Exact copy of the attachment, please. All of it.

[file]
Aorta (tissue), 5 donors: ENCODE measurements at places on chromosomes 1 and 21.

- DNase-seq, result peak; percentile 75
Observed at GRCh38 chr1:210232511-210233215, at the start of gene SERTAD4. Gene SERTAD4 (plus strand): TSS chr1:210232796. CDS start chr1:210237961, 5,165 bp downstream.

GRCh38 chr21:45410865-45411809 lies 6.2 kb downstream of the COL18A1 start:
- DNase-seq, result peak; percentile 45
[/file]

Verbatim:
Aorta (tissue), 5 donors: ENCODE measurements at places on chromosomes 1 and 21.

- DNase-seq, result peak; percentile 75
Observed at GRCh38 chr1:210232511-210233215, at the start of gene SERTAD4. Gene SERTAD4 (plus strand): TSS chr1:210232796. CDS start chr1:210237961, 5,165 bp downstream.

GRCh38 chr21:45410865-45411809 lies 6.2 kb downstream of the COL18A1 start:
- DNase-seq, result peak; percentile 45